He also does something, for those of us who really care, which Firefox NoScript doesn't, which is in the enumeration of the domains that are involved in the page, the main page you're going to, it'll show you how many things, how many assets of what sort that domain is trying to load. And if you hover your mouse over the domain name, up pops a tool tip showing you the asset type and the URL, which is lots of nice information. Again, it helps you to go a little bit further in understanding, well, okay, what is it that this domain is trying to load? Is it just an image? Or is it JavaScript? You can't tell that over on Firefox with NoScript. With ScriptNo, it's easy to see that.

And he has another very cool thing that I like is he has a reputation button that is also there. You're able to turn it off if you don't want to run with it on. He calls it "ratings." And it takes you over to the social networking Web Of Trust site automatically for the domain that you're asking for a rating on. So if you see something, and I have, just in the time that I've been using it,, it's like, well, what the heck is that? And so you can right then just click on "Rating," and you'll quickly see, and in the case of the thing that I clicked on that was an acronym like that, it came up red screen, and it said "This is a mistrusted site that is not liked by people." And of course then I clicked on because I was curious what it said, and it's like all green and happiness there. So...

Leo: Yay.

Steve: I'm sure the same thing would happen with TWiT. So you can then...

Leo: Well, I don't know about that. I wouldn't go too crazy.

Steve: So you can block scripts, objects, embedded objects, iFrames, frames, applets, audio, video, NoScript tags, and images. Images are allowed by default, and NoScript tags will soon be allowed by default. As I said, the rest by default are not allowed for things that are blocked. But then when you allow them - he also does a nice thing, for example, sites that use lots of subdomains - like Google has, like, subdomain du jour. It's one of the reasons I was forced over on Firefox to stop using Certificate Patrol was that Google's got different certificates and seems to just generate subdomains on the fly. So it'll just be And Certificate Patrol, it says it had a wildcard system, but I could never get it to work, where it was, like, trust everything that is underneath Google.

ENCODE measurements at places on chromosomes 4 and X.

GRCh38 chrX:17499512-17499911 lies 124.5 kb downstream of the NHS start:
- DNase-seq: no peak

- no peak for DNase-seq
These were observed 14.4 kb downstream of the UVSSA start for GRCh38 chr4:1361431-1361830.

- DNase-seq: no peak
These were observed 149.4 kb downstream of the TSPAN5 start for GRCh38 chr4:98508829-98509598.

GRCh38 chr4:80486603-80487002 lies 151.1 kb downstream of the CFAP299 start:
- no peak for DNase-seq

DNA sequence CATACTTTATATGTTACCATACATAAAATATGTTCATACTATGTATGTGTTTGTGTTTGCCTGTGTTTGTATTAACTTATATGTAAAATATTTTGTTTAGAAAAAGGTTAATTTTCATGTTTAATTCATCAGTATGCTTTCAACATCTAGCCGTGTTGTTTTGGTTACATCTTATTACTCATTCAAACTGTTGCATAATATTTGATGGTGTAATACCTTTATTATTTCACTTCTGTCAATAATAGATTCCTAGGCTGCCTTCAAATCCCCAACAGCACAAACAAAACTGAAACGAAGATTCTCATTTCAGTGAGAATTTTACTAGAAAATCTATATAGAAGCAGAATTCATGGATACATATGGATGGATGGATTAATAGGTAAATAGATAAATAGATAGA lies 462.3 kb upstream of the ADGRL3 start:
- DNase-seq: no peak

Well, ScriptNo does that, so you're able to Allow, which is the option for allow just exactly this domain, or you can say Trust, which says essentially allow everything under the root domain. So, not just www, but it would also allow then and other, for example, in the case of GRC, other of my subdomains. And again, that means you don't have to have individual whitelist listings for every one, and you're not having to constantly be permitting other instances of subdomains. So that's a very nice feature.

He also automatically pulls, there's an option under Privacy Settings for blocking unwanted content, as he calls it. And he pulls from a bunch of known ad and malware domains gathered from the MVPS HOSTS; hpHOSTS, which are ad and tracking servers; Pete Lowe's HOSTS Project;; and the DNS-BH, which is a malware domain block list. So his utility is also pulling from a bunch of lists of known problems. And he absolutely keeps those blocks blocked for you. Also he has an option that I also appreciated - he calls it "Antisocial Mode" - which is disabled by default, but he recommends it, and I like it. It removes all of those social widgets and buttons, even if the site is whitelisted. So things like the Facebook Like and the Twitter and the Google+ buttons which are appearing more and more. I mean, those are just not things that I use, and so you can turn that Antisocial Mode on and be antisocial. And you won't be seeing all of that stuff.